"When companies promise to have a vaccine in a year or less, I'm not sure what stage they mean", said Akiko Iwasaki, immunobiologist of the Yale University. "I doubt they are talking about global distributions in billions of doses"

Making vaccines is much more complex than manufacturing, for example, shoes or bicycles. Vaccines often require large tanks in which their ingredients are grown, and these have to be kept in sterile conditions. Furthermore, no factory has produced millions of doses of approved vaccines that are manufactured with the cutting-edge technology that companies such as Inovio and Modern.

Plants to make viral vector vaccines have emerged in recent years, including one of Johnson & Johnson in the Netherlands. But meeting the demand for the pandemic would be a huge challenge. Manufacturers have more experience in the mass production of inactive vaccines, made from dead viruses, so this type may be the easiest to produce in large quantities.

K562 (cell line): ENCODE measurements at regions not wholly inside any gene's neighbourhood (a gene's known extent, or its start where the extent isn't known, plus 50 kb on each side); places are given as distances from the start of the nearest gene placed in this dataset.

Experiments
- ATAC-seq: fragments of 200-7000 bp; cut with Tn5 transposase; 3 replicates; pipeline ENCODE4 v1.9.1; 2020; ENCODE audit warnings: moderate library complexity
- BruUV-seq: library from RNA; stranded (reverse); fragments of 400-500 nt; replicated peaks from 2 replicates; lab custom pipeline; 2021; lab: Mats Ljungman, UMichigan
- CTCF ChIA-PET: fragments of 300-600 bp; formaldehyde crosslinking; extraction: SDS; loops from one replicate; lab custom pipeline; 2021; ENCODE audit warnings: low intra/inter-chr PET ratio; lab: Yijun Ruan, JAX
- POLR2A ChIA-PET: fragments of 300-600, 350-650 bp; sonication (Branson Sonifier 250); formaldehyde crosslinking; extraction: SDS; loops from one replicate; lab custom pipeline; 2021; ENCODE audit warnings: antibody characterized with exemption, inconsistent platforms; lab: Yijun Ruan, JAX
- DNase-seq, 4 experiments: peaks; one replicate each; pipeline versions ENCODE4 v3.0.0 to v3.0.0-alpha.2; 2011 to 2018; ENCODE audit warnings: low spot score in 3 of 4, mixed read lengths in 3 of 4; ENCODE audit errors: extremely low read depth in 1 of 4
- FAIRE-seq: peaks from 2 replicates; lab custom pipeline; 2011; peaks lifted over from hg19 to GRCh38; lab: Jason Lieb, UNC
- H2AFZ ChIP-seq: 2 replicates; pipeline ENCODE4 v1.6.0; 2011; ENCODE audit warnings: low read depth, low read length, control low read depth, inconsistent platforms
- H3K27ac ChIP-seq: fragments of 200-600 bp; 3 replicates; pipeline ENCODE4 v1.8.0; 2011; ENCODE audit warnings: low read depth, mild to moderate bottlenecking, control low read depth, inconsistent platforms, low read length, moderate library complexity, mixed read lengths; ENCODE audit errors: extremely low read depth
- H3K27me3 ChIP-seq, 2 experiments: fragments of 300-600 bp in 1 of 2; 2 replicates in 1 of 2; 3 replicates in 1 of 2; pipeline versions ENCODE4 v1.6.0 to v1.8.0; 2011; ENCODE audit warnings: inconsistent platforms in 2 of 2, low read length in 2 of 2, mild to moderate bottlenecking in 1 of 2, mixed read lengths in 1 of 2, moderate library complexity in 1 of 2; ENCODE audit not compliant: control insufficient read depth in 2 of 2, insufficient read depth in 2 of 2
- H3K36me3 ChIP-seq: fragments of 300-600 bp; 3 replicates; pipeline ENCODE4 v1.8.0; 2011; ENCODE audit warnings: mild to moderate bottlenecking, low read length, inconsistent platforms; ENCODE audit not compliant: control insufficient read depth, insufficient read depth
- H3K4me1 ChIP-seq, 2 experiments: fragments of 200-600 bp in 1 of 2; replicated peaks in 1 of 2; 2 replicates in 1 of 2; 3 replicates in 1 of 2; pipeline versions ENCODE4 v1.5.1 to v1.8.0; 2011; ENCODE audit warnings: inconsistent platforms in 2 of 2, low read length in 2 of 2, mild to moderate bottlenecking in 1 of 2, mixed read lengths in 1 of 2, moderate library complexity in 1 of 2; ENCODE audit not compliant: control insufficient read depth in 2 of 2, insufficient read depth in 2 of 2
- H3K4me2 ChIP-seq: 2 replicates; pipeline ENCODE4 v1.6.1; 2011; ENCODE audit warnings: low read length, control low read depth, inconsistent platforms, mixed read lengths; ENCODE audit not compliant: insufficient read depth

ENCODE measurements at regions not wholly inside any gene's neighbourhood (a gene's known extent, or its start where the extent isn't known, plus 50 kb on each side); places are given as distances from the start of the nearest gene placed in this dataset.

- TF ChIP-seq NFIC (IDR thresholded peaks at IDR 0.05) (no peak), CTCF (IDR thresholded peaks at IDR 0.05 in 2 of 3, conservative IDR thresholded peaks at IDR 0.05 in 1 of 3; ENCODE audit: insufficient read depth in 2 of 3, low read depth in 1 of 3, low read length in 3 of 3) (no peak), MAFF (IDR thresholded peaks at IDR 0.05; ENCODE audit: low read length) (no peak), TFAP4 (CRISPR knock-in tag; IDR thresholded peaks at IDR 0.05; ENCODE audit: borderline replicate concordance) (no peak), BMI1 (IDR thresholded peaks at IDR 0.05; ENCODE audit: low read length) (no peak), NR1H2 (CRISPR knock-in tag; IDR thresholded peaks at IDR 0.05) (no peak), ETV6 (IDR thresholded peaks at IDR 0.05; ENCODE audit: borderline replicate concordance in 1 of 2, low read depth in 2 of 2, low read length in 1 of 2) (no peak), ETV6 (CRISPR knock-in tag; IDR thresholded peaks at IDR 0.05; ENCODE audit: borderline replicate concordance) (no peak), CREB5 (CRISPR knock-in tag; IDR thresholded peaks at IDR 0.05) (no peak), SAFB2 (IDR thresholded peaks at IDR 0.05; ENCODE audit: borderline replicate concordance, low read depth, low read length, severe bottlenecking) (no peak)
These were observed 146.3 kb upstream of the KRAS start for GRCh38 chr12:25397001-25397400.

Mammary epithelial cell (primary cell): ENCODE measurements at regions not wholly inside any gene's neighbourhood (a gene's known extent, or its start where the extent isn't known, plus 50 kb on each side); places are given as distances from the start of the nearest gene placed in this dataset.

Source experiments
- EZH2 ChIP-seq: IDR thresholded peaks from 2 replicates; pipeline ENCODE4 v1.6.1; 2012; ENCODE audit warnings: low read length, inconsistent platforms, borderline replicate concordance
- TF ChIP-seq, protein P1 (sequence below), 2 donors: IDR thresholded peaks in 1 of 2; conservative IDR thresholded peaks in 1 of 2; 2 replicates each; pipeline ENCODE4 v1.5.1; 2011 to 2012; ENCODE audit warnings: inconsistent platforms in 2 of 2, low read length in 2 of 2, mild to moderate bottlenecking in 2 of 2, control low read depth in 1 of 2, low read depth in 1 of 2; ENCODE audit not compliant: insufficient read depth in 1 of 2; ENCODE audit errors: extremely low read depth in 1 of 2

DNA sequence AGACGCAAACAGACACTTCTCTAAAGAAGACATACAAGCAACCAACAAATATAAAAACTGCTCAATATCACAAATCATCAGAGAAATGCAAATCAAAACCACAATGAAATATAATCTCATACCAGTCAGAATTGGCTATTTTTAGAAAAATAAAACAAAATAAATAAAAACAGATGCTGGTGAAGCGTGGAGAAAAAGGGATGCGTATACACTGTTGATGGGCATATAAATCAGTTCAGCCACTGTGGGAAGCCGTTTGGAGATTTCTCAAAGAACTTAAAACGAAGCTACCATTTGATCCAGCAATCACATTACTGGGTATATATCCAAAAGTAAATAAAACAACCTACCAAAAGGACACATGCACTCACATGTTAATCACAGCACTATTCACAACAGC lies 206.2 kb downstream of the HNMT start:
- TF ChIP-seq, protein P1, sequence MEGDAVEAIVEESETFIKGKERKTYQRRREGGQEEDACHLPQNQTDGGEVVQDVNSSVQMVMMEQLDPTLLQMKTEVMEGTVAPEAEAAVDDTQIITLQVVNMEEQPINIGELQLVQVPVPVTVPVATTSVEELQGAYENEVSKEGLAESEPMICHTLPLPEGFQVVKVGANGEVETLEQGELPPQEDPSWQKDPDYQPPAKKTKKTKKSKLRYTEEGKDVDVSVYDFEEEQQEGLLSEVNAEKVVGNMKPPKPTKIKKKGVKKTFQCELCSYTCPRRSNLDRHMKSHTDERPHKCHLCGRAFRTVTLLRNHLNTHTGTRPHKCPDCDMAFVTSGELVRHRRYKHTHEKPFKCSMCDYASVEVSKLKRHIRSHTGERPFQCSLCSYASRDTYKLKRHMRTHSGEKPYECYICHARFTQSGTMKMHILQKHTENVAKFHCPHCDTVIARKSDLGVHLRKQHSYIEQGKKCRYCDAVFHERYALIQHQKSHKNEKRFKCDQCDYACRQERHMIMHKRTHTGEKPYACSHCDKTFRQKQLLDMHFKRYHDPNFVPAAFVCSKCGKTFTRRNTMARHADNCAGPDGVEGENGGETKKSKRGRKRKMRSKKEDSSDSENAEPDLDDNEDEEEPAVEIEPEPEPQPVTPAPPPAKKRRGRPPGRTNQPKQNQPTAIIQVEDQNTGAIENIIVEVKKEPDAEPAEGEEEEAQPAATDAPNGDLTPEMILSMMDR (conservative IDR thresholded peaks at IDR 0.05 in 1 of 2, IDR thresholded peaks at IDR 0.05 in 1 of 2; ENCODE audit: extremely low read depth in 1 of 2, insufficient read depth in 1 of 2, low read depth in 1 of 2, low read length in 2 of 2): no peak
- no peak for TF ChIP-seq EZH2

Either way, there cannot be a single vaccine. If that happened, the company that manufactured it would have no chance of meeting global demand.

"The hope is that all of them, at a certain level, will be effective, and that is important especially because we need more than one", Held Emilio Emini, director of the vaccines program of the Bill and Melinda Gates Foundation, which is providing financial support to many competing vaccine projects.

(C) The New York TImes.-

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Sam Conley is new to online journalism but she is keen to learn. She is an MBA from a reputed university. She brings together relevant news pieces from various industries. She loves to share quick news updates. She is always in search of interesting news so that she can share them as well to Sunriseread's readers who could enjoy them with their morning coffee.